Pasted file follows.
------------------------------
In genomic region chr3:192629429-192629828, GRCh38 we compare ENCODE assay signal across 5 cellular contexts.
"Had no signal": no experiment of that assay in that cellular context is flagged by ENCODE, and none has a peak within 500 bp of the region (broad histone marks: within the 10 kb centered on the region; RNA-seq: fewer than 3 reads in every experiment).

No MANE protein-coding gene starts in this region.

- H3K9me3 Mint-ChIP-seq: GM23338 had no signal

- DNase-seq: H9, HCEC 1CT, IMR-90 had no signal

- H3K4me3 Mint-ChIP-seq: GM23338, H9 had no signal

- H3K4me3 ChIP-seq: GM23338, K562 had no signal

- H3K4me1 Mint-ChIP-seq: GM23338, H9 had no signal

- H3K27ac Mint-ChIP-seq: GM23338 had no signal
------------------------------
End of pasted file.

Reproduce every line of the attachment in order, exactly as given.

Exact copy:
In genomic region chr3:192629429-192629828, GRCh38 we compare ENCODE assay signal across 5 cellular contexts.
"Had no signal": no experiment of that assay in that cellular context is flagged by ENCODE, and none has a peak within 500 bp of the region (broad histone marks: within the 10 kb centered on the region; RNA-seq: fewer than 3 reads in every experiment).

No MANE protein-coding gene starts in this region.

- H3K9me3 Mint-ChIP-seq: GM23338 had no signal

- DNase-seq: H9, HCEC 1CT, IMR-90 had no signal

- H3K4me3 Mint-ChIP-seq: GM23338, H9 had no signal

- H3K4me3 ChIP-seq: GM23338, K562 had no signal

- H3K4me1 Mint-ChIP-seq: GM23338, H9 had no signal

- H3K27ac Mint-ChIP-seq: GM23338 had no signal